Michael S. Taylor

Southeast Missouri State University

Population Structure and Diversity

diamond blenny I have provided evidence of extremely strong population genetic structure in Elacatinus evelynae, the sharknose goby (Taylor & Hellberg 2003). This goby is widely distributed throughout the Bahamas and Caribbean, yet nearly every island population was genetically distinct from all others (φST as high as 79%). This result suggests that larvae of these gobies to not disperse away from their natal populations. Strong population structure is also evident for other species of Elacatinus, which suggests a propensity in this genus for genetic subdivision to evolve (Taylor & Hellberg 2006), which may explain the high species richness in Elacatinus.

The evidence for strong population structure and high species richness in Elacatinus raises a broader question: Does species richness within a genus correspond to realized population genetic structure within species? Marine populations characterized by low genetic connectivity may be able to adapt to local ecological conditions, which could facilitate the evolution of reproductive isolation. In contrast, populations with high genetic connectivity may be unable to adapt to the local environment due to a regular influx of non-adapted genes.

I am investigating this question by examining population genetic structure across the Caribbean region. Specifically, I will attempt to determine whether the relative richness of different genera of common reef fishes corresponds to realized genetic structure. My predictions are that populations of species-rich genera would demonstrate strong genetic subdivision, which would indicate a propensity for speciation, while populations of species-poor genera would exhibit weak or non-existent genetic structure. I would test these predictions with different genera of blennies and gobies that have similar life history characteristics and similar potentials for larval dispersal. The capacity for larval dispersal potential will be estimated by counting daily growth rings from otoliths.

Caribbean Biogeography

StarksiaGeographic barriers that limit the movement of individuals between populations may create or maintain phylogenetically discrete lineages. Such lineages are evident for Elacatinus evelynae, which correspond to two previously proposed biogeographic breaks near Exuma Sound in the Bahamas, and at the Mona Passage between Puerto Rico and Hispaniola. I tested whether these putative barriers influenced the formation of discrete genetic lineages for other species of Elacatinus (Taylor & Hellberg 2006). I sequenced portions of mitochondrial cytochrome b and nuclear rag1 for nine species and color forms that span the proposed breaks. My results showed that Mona Passage separated cytochrome b and rag1 lineages, with no genetic exchange between populations separated by just 23 km. However, the Central Bahamas barrier was only weakly supported by my data. Importantly, neither barrier coincided with deep genetic splits. This suggests that these two barriers did not initially isolate regional populations, but instead disrupt ongoing gene flow between regions. The inferred relationships further suggested a division of the Caribbean region into northwestern and southeastern regions, a pattern reflected by some freshwater and terrestrial vertebrates. These results, coupled with genetic and demographic data from other reef fishes and corals, provide robust support for the Mona Passage as a long-term biogeographic barrier for Caribbean animals.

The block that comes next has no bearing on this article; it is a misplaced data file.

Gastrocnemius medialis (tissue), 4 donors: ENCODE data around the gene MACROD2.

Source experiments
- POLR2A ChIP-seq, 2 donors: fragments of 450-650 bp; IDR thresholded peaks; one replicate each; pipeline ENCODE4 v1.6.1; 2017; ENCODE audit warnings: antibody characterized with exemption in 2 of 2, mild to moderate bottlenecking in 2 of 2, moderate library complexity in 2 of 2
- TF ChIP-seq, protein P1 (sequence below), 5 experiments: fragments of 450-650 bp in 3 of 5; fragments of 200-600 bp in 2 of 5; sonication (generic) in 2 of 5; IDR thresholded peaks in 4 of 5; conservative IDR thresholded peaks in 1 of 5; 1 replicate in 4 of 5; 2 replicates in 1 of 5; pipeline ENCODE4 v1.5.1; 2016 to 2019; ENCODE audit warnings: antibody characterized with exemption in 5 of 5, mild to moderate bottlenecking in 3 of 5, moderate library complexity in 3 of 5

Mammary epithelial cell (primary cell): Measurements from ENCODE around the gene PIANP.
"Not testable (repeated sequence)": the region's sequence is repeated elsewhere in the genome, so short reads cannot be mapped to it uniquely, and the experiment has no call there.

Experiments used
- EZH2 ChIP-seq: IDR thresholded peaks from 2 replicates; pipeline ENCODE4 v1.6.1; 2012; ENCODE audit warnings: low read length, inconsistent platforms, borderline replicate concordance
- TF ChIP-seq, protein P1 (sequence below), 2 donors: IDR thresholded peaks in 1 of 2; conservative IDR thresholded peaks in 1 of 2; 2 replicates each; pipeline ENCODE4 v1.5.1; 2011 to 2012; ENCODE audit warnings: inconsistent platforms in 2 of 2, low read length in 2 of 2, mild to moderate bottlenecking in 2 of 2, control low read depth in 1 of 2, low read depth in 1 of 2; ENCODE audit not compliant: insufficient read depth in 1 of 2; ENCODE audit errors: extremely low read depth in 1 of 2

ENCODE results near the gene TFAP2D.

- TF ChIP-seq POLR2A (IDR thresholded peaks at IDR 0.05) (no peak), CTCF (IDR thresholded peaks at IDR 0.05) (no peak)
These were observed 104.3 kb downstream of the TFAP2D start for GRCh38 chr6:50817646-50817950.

This work is among the first genetic evidence that supports the presence of biogeographic barriers within the Caribbean Sea. However, my results apply only to a single genus. Is gene flow in other species of reef fishes governed by the Mona Passage? Distributional and morphological evidence suggests that the answer is yes: Species not extending east of the passage include the serranids Gramma melacara and some species of Hypoplectrus. Species as diverse as a tonguesole and a pipefish are more common west of the passage than to the east, while the widespread clinid fish, Malacoctenus triangulatus, shows distinct morphometric differences between individuals sampled across this region.

I am using mitochondrial and nuclear markers to investigate whether the Mona Passage disrupts gene flow for other benthic reef fishes (e.g., Malacoctenus and Starksia blennies, and other gobies).

Photo Credits
Malacoctenus boehlkei photo copyright © Jim Christensen with uwphoto.net.
Starksia photo copyright © Keri Wilks with ReefNet, Inc.

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     Gene Flow